The ’30s saw the birth of a new food-store concept: the supermarket. Grocery stores were now making the move into much larger spaces, enabling lower prices because of the store’s ability to purchase in bulk. Jenkins, who was frequently traveling to find new ideas and to identify products for his stores, must have been enticed by these latest developments in the industry.
In 1940, he purchased a large plot of land and opened the first Publix supermarket in Winter Haven, Florida. It was, as many have called it, his “food palace.” The store was innovative. It was the first supermarket in history to have automatic sliding-glass doors and air conditioning. The architectural features of this building were very much in the spirit of art deco, an aesthetic Publix still occasionally uses today.
In 1945, Publix procured a warehouse and purchased 19 grocery stores from the chain All American, which Jenkins altered and rebranded under the Publix umbrella. By the late ’40s, Publix had established itself as a chain.
The ’50s were a period of rapid expansion and development for Publix. It was in this decade that Publix-branded foods began to be produced. These initial products included green peas, coffee, eggs, and bacon. It was also the time when Publix opened its first in-house bakery.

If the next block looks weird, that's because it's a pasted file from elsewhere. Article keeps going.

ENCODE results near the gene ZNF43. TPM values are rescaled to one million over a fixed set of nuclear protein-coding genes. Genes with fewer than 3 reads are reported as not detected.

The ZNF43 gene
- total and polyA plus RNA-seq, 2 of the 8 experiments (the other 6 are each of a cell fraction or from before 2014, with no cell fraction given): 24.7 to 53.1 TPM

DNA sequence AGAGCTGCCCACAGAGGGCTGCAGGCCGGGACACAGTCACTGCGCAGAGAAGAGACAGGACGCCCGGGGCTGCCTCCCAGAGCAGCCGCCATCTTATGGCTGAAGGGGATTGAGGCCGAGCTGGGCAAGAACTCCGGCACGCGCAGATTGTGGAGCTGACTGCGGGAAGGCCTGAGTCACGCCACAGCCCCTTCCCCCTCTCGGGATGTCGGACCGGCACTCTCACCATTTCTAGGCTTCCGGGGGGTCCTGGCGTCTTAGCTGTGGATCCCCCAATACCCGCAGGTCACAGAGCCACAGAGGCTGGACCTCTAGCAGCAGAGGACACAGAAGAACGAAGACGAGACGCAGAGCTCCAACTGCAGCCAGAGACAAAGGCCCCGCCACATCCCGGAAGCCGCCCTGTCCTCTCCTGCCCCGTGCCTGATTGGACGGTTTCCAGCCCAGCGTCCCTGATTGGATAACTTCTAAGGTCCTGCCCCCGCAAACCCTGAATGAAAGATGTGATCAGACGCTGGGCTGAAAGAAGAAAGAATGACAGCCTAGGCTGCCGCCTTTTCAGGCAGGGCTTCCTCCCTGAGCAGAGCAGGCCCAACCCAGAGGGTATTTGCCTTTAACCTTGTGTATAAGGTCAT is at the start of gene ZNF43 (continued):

The expansion continued at full speed into the ’60s. In 1962, Publix operated 85 stores; that number increased to 150 by 1969. Publix’s first in-store deli was also established in the ’60s.
Jenkins passed away in 1996. Today, Publix is a sprawling collection of more than 1,100 stores. The company still advertises its mission to empower employees, please customers, and provide jobs to some of society’s most vulnerable citizens, including seniors and people with disabilities.
And definitely try the fried chicken…
Estimate how much your property is worth, for free, before you list it for sale. Plus get the step-by-step blueprint to sell your property for the highest price the market will pay (click here)
How to get an unfair advantage. Click here to join Sell for More Club today.
Pop the champagne. Our clients celebrate when their sale closes…and we supply the champagne. Click here to schedule a no pressure call to get started.
About Beau Beach, CCIM
Beau is a tenacious Commercial Real Estate Broker, author and adoring father of four. His clients appreciate his no-nonsense demeanor and his legendary work ethic.
Beau leads Beachwood which is a commercial real estate broker for sellers in the Nashville, Milwaukee, South Florida and Chicago markets.
He’s the author of the books The 3 Reasons: Why Most Commercial Properties Don’t Sell and True Wealth: What Every Seller Should Know About 1031 Exchanges.
Beau can be reached at 800-721-3287, click to schedule a call or Beau@ProwessIRES.com